North Fork Branch Facts
The North Fork Branch was constructed in 1902 as a 43 mile narrow gauge branch by the Rio Grande Railroad, a subsidiary of the Denver & Rio Grande Railroad? organized in 1900. The branch ran from the D&RG's narrow gauge mainline (via Marshall Pass and the Black Canyon) at Delta, CO, eastward up the North Fork of the Gunnison to Somerset. The route was built to tap coal deposits up at the east end of line, with the side benefit of serving the agricultural regions up and down the valley.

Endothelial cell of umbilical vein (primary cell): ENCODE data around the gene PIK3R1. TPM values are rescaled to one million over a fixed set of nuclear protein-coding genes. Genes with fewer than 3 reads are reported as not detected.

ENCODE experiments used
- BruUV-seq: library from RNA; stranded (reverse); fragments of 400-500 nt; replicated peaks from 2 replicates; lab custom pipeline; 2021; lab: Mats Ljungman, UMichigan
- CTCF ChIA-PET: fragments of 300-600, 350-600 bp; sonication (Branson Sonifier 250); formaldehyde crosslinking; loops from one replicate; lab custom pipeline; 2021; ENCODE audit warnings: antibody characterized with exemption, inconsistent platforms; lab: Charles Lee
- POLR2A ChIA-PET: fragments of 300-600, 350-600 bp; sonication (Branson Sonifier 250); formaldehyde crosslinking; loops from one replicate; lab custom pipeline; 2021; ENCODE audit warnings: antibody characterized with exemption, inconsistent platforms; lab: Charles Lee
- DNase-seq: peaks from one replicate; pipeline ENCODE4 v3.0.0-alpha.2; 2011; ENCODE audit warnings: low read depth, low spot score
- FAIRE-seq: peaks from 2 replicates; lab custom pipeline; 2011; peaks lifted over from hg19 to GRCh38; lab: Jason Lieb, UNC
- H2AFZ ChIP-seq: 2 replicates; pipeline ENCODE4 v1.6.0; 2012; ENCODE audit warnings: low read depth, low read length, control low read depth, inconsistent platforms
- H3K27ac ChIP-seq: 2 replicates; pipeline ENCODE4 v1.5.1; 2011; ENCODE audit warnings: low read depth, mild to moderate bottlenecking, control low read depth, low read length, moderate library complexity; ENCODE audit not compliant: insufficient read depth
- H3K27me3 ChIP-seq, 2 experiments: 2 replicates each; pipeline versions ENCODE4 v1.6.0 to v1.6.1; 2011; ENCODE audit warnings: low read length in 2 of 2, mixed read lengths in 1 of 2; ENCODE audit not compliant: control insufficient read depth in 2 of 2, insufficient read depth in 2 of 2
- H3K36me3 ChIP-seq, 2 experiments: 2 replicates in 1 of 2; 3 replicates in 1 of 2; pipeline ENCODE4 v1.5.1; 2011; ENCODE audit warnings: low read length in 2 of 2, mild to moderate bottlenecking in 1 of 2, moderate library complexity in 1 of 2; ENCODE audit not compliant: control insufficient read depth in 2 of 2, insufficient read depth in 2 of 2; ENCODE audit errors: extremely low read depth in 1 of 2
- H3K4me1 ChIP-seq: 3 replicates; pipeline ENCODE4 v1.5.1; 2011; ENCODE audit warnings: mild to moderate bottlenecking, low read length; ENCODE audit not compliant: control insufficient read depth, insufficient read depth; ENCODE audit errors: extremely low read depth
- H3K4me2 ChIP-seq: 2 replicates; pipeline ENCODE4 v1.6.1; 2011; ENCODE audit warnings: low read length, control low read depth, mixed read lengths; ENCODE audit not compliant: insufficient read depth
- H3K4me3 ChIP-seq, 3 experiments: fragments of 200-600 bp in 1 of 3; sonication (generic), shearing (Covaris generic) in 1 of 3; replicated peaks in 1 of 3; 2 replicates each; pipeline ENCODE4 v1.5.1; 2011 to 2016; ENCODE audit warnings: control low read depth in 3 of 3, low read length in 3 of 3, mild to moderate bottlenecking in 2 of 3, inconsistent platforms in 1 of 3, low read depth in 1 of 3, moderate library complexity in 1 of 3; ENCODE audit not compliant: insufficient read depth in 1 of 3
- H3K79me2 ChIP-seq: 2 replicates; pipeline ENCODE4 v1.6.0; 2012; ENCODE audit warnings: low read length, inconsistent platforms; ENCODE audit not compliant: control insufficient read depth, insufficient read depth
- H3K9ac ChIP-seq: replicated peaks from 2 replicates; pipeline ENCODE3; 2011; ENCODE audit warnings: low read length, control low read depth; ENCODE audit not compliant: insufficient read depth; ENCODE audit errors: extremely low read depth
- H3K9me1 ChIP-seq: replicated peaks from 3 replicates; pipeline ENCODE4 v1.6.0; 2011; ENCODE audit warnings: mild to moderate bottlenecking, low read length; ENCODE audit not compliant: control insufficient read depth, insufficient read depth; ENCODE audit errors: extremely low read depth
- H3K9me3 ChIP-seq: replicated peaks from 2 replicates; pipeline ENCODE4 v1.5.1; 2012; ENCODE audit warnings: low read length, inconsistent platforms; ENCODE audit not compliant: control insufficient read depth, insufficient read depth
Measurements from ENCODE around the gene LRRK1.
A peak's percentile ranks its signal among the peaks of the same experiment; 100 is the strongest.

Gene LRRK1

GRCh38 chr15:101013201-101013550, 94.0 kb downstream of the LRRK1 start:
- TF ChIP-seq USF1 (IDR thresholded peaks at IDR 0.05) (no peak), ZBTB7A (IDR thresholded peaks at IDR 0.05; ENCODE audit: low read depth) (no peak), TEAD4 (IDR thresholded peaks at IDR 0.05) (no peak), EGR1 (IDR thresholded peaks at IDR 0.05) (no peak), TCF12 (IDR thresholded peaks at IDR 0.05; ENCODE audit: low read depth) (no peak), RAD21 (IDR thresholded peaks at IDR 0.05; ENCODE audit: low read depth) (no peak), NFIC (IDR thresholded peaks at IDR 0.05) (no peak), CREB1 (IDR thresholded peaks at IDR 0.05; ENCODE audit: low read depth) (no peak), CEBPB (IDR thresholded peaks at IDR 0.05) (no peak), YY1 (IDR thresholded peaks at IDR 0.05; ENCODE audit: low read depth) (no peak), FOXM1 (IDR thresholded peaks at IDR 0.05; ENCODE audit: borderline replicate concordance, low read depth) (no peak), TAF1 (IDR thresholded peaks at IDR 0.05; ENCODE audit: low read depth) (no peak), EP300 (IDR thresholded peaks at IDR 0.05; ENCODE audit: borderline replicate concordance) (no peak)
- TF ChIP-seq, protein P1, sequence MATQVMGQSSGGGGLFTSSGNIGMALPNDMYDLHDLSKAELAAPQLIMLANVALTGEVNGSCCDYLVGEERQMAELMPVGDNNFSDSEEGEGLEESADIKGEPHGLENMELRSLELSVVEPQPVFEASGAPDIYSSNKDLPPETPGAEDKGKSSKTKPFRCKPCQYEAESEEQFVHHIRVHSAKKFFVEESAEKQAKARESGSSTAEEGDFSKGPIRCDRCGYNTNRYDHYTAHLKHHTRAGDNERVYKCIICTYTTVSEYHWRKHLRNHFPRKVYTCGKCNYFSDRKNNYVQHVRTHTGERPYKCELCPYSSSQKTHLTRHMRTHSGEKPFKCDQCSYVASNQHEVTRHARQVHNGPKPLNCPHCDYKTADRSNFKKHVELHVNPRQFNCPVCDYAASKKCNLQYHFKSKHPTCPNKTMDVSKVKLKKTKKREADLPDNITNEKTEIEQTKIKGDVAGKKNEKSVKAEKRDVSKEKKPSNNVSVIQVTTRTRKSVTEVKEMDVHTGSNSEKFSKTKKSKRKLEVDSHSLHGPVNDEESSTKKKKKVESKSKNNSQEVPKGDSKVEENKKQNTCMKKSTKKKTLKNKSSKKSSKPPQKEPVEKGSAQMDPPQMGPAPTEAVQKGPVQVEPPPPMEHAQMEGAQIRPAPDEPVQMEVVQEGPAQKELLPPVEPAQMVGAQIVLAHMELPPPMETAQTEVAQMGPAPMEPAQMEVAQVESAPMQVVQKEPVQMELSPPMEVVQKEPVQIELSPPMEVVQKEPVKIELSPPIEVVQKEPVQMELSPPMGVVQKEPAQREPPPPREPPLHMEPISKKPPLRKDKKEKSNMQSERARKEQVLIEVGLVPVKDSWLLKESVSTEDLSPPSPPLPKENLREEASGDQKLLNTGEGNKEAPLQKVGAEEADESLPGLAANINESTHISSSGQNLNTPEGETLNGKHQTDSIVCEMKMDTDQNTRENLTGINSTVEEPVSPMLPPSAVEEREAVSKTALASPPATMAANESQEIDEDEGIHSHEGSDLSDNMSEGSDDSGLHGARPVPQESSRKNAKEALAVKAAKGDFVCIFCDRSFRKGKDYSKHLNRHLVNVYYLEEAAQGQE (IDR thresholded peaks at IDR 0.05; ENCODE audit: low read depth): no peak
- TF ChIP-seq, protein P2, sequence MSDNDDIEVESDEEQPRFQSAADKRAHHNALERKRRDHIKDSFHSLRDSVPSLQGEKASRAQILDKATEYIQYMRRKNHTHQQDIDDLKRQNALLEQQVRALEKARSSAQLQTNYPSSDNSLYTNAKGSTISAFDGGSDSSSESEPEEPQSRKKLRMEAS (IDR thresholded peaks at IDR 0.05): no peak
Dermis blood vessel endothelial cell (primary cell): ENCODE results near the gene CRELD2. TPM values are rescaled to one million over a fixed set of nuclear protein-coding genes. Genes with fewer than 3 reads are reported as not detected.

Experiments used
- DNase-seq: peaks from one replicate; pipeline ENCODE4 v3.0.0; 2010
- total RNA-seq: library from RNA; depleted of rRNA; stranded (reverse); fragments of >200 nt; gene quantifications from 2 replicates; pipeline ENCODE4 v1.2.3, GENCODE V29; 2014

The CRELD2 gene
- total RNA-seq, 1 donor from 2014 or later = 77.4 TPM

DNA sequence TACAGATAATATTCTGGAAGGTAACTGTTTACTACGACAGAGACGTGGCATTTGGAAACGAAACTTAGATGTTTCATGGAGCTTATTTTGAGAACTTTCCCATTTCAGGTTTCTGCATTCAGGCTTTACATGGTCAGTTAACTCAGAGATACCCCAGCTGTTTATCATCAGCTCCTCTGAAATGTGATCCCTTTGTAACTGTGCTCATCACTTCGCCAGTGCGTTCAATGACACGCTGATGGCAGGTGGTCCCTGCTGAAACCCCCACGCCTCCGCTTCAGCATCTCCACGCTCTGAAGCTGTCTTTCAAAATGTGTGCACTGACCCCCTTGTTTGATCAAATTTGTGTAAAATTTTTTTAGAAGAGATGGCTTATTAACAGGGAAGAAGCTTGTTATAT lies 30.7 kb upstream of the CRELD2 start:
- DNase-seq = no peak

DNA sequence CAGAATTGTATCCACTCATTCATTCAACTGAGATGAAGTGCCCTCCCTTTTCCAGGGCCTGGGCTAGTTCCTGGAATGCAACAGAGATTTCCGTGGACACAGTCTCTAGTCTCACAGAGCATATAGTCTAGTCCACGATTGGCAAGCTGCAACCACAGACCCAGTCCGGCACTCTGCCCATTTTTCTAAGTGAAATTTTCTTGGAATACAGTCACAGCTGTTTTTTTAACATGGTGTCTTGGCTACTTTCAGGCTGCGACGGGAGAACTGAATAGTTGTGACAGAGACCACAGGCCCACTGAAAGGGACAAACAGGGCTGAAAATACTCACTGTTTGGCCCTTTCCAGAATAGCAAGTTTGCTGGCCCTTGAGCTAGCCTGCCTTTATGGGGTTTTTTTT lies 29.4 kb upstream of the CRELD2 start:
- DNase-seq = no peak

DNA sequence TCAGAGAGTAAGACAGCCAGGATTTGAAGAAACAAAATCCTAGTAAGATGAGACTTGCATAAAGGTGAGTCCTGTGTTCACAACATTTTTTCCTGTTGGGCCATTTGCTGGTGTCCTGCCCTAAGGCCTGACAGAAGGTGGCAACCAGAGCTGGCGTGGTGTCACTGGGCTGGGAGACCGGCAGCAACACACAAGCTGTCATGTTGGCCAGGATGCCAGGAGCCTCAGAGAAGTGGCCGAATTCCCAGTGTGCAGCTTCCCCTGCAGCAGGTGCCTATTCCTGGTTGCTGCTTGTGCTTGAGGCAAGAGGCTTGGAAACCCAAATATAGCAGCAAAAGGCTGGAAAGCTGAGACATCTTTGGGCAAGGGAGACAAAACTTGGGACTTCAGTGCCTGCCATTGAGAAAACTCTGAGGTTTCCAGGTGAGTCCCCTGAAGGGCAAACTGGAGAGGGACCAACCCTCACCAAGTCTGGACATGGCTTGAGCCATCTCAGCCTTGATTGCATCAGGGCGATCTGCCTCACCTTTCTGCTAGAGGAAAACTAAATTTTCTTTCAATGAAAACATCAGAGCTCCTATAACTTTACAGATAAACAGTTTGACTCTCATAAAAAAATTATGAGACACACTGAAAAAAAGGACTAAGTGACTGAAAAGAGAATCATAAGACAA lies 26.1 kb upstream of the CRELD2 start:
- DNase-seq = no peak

Since the D&RG had already completed its standard gauge route over Tennessee Pass, management realized that standard gauging would come swiftly to the North Fork. The route was laid on standard gauge ties and built to standard gauge standards, and indeed was converted only four years after construction, in 1906. The route was extended in 1929 another two miles beyond Somerset to reach Oliver, a loadout for the Hawksnest Mine.
The route continues today as one of the most important parts of the former Rio Grande system. Thanks to increased demand for Colorado coal due to increased energy needs and the Clean Air Act, mines in the North Fork continue to produce coal at a record pace. Today, the entire line from Grand Junction to beyond Somerset is considered UP's North Fork Branch, with the original mainline southward considered the Montrose Branch (or Montrose Industrial Lead).